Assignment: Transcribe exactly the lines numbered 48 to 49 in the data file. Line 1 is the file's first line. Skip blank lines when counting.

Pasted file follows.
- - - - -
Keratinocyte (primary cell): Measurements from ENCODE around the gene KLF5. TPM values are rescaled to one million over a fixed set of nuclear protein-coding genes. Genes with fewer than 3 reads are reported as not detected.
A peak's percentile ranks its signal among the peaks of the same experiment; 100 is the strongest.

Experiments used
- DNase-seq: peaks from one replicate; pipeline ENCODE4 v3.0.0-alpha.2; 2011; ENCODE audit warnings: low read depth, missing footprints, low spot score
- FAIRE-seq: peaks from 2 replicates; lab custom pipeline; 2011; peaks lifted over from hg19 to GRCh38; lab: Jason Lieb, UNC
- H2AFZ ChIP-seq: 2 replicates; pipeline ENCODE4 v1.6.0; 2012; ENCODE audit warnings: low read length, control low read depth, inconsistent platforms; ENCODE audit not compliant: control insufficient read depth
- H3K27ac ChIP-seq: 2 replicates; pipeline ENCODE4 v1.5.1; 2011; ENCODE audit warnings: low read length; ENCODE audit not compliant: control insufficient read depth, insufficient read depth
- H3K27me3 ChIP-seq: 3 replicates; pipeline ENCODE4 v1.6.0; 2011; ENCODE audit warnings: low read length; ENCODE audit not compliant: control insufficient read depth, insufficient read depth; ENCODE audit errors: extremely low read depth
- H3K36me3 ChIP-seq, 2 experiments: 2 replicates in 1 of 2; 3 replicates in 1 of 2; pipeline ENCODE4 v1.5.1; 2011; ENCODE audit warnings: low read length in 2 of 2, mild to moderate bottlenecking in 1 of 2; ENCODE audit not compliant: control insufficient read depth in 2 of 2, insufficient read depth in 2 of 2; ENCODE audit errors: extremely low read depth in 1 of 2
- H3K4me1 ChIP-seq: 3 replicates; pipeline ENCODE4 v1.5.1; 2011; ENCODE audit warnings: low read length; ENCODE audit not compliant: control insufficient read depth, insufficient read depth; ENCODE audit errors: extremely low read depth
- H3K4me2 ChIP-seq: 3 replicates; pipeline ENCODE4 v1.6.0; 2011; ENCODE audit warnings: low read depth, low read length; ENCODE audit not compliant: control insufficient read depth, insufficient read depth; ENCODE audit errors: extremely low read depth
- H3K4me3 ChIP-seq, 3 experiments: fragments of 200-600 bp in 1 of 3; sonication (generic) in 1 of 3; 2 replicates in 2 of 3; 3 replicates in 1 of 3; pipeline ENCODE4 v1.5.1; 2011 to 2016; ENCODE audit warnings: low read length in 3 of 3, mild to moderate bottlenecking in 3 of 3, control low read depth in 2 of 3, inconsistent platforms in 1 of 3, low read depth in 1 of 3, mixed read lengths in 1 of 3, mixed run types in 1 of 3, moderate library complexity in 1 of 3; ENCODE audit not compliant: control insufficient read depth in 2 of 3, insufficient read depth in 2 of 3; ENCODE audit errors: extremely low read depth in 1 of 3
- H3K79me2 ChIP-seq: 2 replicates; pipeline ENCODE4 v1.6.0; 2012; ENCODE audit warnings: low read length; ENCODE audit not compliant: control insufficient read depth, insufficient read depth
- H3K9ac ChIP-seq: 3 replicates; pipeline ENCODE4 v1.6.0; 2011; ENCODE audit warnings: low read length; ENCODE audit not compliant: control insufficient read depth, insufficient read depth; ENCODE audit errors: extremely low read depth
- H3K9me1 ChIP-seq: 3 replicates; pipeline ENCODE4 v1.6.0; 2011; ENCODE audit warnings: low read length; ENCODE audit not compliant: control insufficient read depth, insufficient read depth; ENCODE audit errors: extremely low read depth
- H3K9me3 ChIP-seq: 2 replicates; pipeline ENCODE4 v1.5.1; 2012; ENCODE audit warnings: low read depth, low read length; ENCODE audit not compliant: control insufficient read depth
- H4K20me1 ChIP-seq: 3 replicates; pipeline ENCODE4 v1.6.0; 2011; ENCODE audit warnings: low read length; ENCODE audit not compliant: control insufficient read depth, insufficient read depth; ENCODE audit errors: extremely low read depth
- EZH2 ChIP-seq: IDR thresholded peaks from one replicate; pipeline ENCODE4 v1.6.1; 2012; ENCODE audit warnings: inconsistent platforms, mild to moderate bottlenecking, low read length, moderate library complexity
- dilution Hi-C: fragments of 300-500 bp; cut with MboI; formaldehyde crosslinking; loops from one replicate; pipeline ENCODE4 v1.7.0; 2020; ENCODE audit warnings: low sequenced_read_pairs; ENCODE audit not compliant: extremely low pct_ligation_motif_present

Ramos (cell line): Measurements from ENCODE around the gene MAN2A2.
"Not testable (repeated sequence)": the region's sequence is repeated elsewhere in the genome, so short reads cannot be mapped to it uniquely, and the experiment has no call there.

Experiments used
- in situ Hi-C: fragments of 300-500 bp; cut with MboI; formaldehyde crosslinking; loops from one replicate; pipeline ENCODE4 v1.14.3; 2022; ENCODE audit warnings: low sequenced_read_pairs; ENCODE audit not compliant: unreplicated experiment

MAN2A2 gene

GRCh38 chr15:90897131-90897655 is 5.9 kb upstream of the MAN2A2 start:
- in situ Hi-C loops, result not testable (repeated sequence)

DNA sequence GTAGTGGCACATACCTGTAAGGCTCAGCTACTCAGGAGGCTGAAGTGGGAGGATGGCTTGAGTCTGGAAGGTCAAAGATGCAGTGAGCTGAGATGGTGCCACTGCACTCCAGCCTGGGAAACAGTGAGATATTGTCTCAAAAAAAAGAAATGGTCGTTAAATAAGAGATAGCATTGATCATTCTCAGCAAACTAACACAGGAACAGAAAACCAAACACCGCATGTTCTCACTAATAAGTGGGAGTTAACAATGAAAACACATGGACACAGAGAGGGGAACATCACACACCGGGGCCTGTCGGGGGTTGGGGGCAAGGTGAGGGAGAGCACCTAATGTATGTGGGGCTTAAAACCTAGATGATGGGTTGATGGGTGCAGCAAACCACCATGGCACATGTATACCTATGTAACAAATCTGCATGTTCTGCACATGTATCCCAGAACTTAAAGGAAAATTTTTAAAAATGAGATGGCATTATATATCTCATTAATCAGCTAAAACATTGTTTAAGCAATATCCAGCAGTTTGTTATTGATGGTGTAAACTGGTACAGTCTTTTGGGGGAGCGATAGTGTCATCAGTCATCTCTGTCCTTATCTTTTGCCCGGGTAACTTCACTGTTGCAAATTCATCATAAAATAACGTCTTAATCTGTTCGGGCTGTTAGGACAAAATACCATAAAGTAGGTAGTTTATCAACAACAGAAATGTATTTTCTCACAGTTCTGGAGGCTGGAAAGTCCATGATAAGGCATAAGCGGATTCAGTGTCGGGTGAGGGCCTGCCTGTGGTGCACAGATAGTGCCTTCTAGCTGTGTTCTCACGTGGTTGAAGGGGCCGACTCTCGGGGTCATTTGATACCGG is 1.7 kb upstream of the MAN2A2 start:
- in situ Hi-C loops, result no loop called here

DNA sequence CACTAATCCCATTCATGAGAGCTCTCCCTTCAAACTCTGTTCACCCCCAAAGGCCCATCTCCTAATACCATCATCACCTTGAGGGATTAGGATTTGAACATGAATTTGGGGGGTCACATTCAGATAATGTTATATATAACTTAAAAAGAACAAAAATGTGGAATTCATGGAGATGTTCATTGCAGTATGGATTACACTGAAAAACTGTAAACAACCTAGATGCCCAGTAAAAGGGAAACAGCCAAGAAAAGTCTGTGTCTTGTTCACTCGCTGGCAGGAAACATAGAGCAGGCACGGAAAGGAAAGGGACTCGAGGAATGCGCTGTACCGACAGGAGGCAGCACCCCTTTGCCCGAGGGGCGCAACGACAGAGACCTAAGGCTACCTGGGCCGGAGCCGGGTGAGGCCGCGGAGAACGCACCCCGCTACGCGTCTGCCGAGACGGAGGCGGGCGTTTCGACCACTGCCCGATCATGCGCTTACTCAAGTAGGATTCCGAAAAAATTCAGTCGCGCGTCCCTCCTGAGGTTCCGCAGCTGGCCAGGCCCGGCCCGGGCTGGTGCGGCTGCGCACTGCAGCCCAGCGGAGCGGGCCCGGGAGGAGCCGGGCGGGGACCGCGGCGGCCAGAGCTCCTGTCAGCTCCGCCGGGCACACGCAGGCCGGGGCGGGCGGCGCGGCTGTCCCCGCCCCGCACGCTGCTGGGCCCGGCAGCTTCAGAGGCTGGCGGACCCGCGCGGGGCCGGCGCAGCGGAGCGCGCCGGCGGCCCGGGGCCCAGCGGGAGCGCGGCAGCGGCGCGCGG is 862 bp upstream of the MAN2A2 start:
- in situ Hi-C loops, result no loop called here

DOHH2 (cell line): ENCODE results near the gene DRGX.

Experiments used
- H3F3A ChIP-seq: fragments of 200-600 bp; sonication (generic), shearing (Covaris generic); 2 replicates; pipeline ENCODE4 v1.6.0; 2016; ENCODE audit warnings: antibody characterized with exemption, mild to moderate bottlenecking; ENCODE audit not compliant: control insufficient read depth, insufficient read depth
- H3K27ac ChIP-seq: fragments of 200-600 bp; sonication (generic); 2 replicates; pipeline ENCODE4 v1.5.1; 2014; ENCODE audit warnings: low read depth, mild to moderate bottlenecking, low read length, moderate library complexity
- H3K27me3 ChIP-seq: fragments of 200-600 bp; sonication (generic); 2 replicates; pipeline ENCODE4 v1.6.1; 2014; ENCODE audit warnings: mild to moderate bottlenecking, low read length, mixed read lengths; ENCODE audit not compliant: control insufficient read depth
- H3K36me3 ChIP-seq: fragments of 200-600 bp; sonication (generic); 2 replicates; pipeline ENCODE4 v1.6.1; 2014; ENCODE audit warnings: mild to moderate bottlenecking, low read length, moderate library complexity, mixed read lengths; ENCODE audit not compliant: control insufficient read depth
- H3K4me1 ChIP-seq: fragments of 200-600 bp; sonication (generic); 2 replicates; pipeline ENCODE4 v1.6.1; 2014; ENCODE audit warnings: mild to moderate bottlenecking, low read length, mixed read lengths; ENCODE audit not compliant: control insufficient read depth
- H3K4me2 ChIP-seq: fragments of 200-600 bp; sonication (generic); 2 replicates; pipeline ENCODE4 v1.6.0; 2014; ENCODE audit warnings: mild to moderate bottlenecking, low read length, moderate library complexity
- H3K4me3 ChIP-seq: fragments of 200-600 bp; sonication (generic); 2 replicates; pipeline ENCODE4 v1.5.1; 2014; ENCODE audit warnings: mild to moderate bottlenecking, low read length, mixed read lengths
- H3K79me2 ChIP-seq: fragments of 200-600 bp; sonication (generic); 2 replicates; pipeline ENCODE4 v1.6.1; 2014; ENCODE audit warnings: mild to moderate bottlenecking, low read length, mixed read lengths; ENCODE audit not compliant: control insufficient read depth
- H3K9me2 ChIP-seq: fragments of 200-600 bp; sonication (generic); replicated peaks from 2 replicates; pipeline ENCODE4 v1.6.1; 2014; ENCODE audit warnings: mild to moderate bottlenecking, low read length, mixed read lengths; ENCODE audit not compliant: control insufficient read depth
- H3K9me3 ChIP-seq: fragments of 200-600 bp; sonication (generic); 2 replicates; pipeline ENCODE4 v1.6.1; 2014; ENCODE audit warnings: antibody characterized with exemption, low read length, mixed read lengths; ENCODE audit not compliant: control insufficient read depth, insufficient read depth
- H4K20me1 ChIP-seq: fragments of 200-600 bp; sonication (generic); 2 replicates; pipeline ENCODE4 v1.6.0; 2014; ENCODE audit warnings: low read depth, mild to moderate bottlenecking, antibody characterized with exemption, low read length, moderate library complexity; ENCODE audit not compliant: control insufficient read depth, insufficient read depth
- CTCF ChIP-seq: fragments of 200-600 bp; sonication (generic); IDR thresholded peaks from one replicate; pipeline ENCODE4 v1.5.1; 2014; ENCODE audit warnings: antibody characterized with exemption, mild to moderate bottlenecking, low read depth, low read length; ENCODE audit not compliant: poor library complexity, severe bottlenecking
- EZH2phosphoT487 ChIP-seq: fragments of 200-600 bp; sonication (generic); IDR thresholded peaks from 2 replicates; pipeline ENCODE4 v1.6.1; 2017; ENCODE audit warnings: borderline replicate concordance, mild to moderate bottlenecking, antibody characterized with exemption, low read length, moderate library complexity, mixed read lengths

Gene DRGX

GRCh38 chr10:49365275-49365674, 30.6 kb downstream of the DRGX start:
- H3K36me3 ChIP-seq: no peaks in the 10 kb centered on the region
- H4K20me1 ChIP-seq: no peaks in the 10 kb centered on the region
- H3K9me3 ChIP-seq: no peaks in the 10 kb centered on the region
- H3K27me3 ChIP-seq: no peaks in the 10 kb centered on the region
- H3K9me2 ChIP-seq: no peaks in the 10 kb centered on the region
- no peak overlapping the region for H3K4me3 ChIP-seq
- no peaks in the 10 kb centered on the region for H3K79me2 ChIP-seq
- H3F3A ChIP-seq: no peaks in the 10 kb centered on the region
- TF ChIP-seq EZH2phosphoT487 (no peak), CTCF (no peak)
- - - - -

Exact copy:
- H3K36me3 ChIP-seq: no peaks in the 10 kb centered on the region
- H4K20me1 ChIP-seq: no peaks in the 10 kb centered on the region